It's America in 1962. Slavery is legal once again. The few Jews who still survive hide under assumed names. In San Francisco the I Ching is as common as the Yellow Pages. All because some 20 years earlier the United States lost a war - and is now occupied jointly by Nazi Germany and Japan. This harrowing, Hugo Award-winning novel is the work that established Philip K. Dick as an innovator in science fiction while breaking the barrier between science fiction and the serious novel of ideas. In it Dick offers a haunting vision of history as a nightmare from which it may just be possible to awake.
©1962 Philip K. Dick, © renewed 1990 by Laura Coelho, Christopher Dick, and Isa Hackett. (P)2014 Brilliance Audio, all rights reserved.
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Customer Reviews

Most Helpful
4 out of 5 stars
By Mark Brandon on 20-03-16

If you've seen the Amazon version, read this also

'The Man In The High Castle' is probably Philip K. Dick's second best-known novel (after 'Do Androids Dream of Electric Sheep?', which inspired Blade Runner), and the inspiration of a lusciously-produced Amazon series, just about to go into its second season.

As with much of Dick's work, the premise is better than the execution: the Axis has won WWII and has divided up the United States, the Japanese occupying everything west of the Rockies, the Nazis the East Coast and most of the Midwest, with a notionally neutral buffer zone in between.

The novel is very different to the TV series, which takes the book as inspiration rather than following the rambling, ultimately unsatisfying plot and deals much better with character than does the book.

This audiobook, then, acts as an interesting companion volume to the TV series, or a quirky solo 'read'. The focus of the book is much less on the characters, and much more on the Chinese philosophy which links them all (Taoism), which adds dimension to what might otherwise be a rich but essentially political drama. As with every Dick novel, it loses energy, cohesion and sense as it moves towards anti-climax, so don't expect a big payoff.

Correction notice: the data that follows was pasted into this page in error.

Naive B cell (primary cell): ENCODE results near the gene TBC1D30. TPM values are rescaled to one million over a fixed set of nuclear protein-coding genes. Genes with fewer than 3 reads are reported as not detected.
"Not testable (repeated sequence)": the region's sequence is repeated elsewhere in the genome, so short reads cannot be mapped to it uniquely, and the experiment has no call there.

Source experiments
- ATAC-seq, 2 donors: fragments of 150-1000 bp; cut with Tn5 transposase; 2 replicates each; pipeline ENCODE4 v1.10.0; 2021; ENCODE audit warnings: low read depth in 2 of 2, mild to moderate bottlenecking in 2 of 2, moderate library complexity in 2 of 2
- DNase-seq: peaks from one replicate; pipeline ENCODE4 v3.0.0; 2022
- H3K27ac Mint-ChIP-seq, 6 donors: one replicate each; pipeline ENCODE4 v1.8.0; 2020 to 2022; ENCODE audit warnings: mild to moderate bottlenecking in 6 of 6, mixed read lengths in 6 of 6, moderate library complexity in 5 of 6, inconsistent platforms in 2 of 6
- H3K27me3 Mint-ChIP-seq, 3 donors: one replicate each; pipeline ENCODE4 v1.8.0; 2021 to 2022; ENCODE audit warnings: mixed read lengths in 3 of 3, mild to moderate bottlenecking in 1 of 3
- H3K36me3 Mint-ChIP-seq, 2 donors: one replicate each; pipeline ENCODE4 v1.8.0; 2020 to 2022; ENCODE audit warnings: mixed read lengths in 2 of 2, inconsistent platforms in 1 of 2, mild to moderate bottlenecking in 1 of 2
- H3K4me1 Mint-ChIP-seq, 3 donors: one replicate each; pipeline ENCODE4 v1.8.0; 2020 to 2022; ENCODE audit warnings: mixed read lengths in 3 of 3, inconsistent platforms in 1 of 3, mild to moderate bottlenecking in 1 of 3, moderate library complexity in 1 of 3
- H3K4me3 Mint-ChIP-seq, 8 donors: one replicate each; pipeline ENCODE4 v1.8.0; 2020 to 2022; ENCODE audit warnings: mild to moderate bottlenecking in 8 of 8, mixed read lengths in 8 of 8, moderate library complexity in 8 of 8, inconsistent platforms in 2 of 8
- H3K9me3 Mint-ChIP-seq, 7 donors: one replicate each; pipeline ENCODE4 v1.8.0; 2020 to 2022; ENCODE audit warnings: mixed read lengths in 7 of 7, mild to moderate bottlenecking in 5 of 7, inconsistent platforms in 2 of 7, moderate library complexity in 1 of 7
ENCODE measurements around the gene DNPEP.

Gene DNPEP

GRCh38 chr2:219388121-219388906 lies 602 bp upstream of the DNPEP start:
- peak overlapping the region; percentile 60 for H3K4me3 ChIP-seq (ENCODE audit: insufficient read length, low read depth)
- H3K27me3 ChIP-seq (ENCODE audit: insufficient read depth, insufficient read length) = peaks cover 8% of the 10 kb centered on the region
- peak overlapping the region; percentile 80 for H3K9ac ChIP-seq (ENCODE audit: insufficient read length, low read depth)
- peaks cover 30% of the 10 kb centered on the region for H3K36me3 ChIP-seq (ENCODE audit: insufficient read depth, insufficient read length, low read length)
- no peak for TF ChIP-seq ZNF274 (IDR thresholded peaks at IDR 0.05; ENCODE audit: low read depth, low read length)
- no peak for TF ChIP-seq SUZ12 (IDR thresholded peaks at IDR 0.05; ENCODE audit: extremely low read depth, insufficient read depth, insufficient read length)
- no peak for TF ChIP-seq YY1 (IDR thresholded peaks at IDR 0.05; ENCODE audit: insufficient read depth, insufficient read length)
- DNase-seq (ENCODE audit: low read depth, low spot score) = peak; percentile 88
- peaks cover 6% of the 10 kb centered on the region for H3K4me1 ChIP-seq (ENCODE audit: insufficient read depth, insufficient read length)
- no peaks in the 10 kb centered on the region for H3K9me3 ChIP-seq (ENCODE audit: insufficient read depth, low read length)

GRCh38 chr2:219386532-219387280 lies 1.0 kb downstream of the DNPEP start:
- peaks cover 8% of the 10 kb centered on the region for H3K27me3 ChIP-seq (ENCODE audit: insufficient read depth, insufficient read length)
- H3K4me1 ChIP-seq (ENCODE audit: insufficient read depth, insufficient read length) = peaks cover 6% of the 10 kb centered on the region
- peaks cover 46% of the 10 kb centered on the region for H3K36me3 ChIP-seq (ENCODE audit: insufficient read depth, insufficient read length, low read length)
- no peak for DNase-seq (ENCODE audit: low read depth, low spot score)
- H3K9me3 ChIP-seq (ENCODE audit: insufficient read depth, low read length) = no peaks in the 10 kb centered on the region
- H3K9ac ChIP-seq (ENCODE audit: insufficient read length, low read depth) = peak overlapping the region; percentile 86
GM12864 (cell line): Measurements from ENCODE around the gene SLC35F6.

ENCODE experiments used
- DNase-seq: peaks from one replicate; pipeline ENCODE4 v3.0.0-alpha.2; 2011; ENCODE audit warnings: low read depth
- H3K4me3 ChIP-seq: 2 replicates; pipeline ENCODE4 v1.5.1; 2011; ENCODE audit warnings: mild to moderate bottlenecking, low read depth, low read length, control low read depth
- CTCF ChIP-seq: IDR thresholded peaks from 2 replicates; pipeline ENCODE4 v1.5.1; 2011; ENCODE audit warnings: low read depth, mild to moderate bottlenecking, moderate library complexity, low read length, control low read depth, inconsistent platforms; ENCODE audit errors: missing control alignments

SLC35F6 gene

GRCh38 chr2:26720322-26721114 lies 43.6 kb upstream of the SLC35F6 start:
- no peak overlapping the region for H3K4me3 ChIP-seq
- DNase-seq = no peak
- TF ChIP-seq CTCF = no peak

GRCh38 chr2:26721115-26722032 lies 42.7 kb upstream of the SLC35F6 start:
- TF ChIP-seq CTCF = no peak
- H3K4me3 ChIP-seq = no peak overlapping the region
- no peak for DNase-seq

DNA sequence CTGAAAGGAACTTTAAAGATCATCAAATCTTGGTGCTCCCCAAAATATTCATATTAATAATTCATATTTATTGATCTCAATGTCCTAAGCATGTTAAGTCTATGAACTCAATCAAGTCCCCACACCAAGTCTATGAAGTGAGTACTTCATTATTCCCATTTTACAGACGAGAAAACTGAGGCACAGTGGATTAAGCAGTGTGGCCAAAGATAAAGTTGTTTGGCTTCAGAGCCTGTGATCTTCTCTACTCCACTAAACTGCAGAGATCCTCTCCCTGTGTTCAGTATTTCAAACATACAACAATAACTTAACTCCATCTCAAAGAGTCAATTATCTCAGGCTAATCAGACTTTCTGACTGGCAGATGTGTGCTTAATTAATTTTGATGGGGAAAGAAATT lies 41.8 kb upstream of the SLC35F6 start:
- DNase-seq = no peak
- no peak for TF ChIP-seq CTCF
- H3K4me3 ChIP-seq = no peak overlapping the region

Narration is decent, though female characters all sound alike and rather breathy and insubstantial (having said that, female characters rarely figure greatly in Dick's novels, so there is nothing much lost).

Not a bad buy, and if you've seen the Amazon series, definitely worth it. If you haven't seen the Amazon series, get yourself a Firestick now!!!

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15 of 16 people found this review helpful

2 out of 5 stars
By MASTER on 21-01-16

Couldn't get into it.

Having been recommended this by a friend who's then girlfriend was setting off to Canada to film the Amazon series I wanted to give this book a go. What I found was a confusingly difficult world to get into. I found the characters hard to follow and remember and struggled every time I went back into this story. I so wanted to like this but ultimately did not.

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13 of 15 people found this review helpful

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Customer Reviews

Most Helpful
5 out of 5 stars
By Michael G Kurilla on 28-07-15

Alternative history

The Man in the High Castle is PK Dick's 1962 Hugo award winning novel of an alternate history where the US has lost WWII. In this vision, due to the assassination of FDR in his fist term, the subsequent US president fails to prepare the nation for war with a quick defeat after Pearl Harbor and the fall of England due to lack of US support. The country is divided between the Japanese controlling the west coast to the Rockies, while Germany controls the East with the Rocky Mountain region somewhat murky. Germany dominates science and has made it to Mars and Venus, while they continue to move across the globe with ethnic cleansing. The story centers around several characters barely surviving, including introspective Japanese. Most intriguing is a story within a story concept from which the title is derived, referring to the mysterious author of another alternate history where the US has won the war.

The sci-fi elements are minimal especially given the span of time, although for 1962, colonization of Mars and Venus was probably novel with the US Mercury and Gemini space missions barely getting into orbit. The focus is mainly on how the various characters respond to their situations, while at the same time describing a more macabre, hopeless world. At the same time, Dick contrasts the Japan and Germany styles of conquest which differ greatly. Dick also was quite prescient in his notions of evolving social mores.

The narration is superb with an excellent range of voices and solid pacing. Don't expect some climatic revolution at the end to reset history. This is a tale of "what if" and Dick provide a compelling, credible, and engaging alternative version.

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76 of 82 people found this review helpful

4 out of 5 stars
By Gray on 23-06-15

Wanted to see what all the buzz was about!

I watched the pilot on Amazon and then picked up the book. Interesting premise but was difficult to always comprehend his steam of thought. The audio book made it much easier for me to enjoy.

I probably need to listen again to try and catch more. Book is a different direction from the TV show... But enjoyed it. Would recommend... Just realize that this isn't your typical novel...

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53 of 58 people found this review helpful

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